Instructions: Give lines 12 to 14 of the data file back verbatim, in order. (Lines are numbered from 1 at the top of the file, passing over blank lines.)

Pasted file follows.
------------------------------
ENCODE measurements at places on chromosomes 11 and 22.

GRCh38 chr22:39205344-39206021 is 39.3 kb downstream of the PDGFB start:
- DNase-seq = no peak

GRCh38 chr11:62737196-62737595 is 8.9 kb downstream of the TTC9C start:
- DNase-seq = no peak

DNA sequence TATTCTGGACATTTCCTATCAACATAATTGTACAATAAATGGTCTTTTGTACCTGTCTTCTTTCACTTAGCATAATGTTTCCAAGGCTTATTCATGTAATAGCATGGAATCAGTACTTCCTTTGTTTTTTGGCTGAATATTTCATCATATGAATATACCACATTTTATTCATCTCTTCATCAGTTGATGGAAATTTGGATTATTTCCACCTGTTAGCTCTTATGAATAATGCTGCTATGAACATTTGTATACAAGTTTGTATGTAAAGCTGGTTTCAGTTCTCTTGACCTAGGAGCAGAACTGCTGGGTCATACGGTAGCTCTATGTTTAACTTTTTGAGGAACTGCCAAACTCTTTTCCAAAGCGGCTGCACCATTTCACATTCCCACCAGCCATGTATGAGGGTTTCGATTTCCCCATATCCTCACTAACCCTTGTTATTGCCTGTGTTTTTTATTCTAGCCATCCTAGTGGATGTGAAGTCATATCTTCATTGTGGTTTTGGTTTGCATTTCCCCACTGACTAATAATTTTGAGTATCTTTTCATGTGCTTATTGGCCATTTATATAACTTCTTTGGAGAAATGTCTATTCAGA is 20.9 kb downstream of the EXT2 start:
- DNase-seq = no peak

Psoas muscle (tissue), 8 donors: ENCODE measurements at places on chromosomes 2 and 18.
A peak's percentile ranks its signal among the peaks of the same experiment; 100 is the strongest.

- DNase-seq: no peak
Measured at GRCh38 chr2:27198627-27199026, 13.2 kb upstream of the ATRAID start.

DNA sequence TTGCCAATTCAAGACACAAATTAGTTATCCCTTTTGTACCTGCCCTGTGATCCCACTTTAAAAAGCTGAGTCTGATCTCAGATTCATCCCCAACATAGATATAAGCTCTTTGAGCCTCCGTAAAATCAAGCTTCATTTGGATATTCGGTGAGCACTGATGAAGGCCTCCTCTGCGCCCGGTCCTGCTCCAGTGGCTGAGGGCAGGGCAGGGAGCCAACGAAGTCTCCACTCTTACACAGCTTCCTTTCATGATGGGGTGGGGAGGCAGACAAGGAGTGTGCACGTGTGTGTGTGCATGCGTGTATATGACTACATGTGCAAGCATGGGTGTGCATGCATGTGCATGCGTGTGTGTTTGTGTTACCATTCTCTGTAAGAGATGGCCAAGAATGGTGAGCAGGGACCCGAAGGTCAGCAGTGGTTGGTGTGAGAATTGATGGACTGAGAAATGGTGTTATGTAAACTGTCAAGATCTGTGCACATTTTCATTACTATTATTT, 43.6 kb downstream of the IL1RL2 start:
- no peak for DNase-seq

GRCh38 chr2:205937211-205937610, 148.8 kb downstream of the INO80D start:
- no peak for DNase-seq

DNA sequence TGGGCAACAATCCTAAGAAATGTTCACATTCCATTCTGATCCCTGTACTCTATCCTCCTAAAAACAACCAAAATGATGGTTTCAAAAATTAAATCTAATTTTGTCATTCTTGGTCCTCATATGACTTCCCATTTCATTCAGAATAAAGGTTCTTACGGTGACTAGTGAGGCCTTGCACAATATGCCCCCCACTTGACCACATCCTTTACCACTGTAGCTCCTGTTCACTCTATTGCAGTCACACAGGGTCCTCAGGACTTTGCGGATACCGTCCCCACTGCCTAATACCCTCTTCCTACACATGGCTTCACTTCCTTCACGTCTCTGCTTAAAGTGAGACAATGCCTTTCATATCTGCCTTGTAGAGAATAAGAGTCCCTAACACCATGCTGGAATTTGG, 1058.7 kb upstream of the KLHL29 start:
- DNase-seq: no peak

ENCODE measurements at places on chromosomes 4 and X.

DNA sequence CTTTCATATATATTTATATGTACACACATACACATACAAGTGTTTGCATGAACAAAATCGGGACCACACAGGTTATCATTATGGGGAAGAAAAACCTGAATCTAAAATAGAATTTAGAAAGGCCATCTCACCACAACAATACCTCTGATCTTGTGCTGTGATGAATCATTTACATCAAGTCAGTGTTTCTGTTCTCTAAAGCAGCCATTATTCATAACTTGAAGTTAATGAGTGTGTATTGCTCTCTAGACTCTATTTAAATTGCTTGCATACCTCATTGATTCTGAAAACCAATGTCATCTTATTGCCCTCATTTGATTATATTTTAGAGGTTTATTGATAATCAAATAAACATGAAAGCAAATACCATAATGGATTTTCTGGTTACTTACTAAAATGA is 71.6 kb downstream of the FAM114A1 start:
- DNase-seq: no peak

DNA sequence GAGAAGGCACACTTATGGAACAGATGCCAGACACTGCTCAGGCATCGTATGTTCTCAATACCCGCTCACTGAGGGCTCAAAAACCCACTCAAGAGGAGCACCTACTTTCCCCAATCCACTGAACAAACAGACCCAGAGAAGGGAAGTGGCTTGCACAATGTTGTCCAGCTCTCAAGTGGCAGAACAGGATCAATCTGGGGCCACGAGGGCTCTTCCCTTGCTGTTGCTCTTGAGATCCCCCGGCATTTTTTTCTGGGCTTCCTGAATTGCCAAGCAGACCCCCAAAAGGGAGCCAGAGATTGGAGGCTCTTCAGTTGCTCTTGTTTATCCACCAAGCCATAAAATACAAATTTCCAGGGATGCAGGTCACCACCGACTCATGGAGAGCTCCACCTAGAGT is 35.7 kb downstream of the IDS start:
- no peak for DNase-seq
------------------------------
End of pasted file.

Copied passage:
DNA sequence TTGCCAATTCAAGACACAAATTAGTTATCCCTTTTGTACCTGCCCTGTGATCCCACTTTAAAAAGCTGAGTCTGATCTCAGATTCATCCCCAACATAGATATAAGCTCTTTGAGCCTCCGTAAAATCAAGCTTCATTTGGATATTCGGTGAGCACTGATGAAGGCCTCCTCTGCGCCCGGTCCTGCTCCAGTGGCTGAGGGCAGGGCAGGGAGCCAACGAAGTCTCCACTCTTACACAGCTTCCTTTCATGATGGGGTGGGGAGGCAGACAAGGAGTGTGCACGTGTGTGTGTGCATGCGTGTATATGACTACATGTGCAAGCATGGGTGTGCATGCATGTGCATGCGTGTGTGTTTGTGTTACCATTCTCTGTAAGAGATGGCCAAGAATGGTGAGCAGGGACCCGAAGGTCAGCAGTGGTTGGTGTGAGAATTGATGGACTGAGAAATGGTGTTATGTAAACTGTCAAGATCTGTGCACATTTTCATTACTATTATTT, 43.6 kb downstream of the IL1RL2 start:
- no peak for DNase-seq

GRCh38 chr2:205937211-205937610, 148.8 kb downstream of the INO80D start: